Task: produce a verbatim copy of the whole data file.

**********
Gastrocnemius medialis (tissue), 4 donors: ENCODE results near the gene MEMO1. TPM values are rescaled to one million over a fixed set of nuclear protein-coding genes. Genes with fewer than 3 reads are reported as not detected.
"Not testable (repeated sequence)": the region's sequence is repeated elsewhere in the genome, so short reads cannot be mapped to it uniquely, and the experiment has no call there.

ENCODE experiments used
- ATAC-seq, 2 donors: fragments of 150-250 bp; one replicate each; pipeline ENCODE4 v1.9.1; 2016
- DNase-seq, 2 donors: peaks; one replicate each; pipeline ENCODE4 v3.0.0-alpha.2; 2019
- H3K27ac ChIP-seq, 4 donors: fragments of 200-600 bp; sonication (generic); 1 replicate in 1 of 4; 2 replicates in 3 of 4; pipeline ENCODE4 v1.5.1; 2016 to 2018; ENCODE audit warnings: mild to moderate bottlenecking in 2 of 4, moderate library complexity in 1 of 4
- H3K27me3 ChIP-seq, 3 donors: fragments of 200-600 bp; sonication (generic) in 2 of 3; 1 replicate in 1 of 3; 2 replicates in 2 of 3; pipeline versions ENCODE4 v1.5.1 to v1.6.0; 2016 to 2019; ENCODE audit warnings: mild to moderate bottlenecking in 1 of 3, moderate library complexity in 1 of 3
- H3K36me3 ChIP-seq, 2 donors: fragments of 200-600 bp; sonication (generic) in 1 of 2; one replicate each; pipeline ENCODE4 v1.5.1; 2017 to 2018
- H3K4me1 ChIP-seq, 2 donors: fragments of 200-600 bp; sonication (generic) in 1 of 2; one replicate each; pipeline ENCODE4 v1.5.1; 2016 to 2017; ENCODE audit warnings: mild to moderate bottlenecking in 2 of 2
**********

Gastrocnemius medialis (tissue), 4 donors: ENCODE results near the gene MEMO1. TPM values are rescaled to one million over a fixed set of nuclear protein-coding genes. Genes with fewer than 3 reads are reported as not detected.
"Not testable (repeated sequence)": the region's sequence is repeated elsewhere in the genome, so short reads cannot be mapped to it uniquely, and the experiment has no call there.

ENCODE experiments used
- ATAC-seq, 2 donors: fragments of 150-250 bp; one replicate each; pipeline ENCODE4 v1.9.1; 2016
- DNase-seq, 2 donors: peaks; one replicate each; pipeline ENCODE4 v3.0.0-alpha.2; 2019
- H3K27ac ChIP-seq, 4 donors: fragments of 200-600 bp; sonication (generic); 1 replicate in 1 of 4; 2 replicates in 3 of 4; pipeline ENCODE4 v1.5.1; 2016 to 2018; ENCODE audit warnings: mild to moderate bottlenecking in 2 of 4, moderate library complexity in 1 of 4
- H3K27me3 ChIP-seq, 3 donors: fragments of 200-600 bp; sonication (generic) in 2 of 3; 1 replicate in 1 of 3; 2 replicates in 2 of 3; pipeline versions ENCODE4 v1.5.1 to v1.6.0; 2016 to 2019; ENCODE audit warnings: mild to moderate bottlenecking in 1 of 3, moderate library complexity in 1 of 3
- H3K36me3 ChIP-seq, 2 donors: fragments of 200-600 bp; sonication (generic) in 1 of 2; one replicate each; pipeline ENCODE4 v1.5.1; 2017 to 2018
- H3K4me1 ChIP-seq, 2 donors: fragments of 200-600 bp; sonication (generic) in 1 of 2; one replicate each; pipeline ENCODE4 v1.5.1; 2016 to 2017; ENCODE audit warnings: mild to moderate bottlenecking in 2 of 2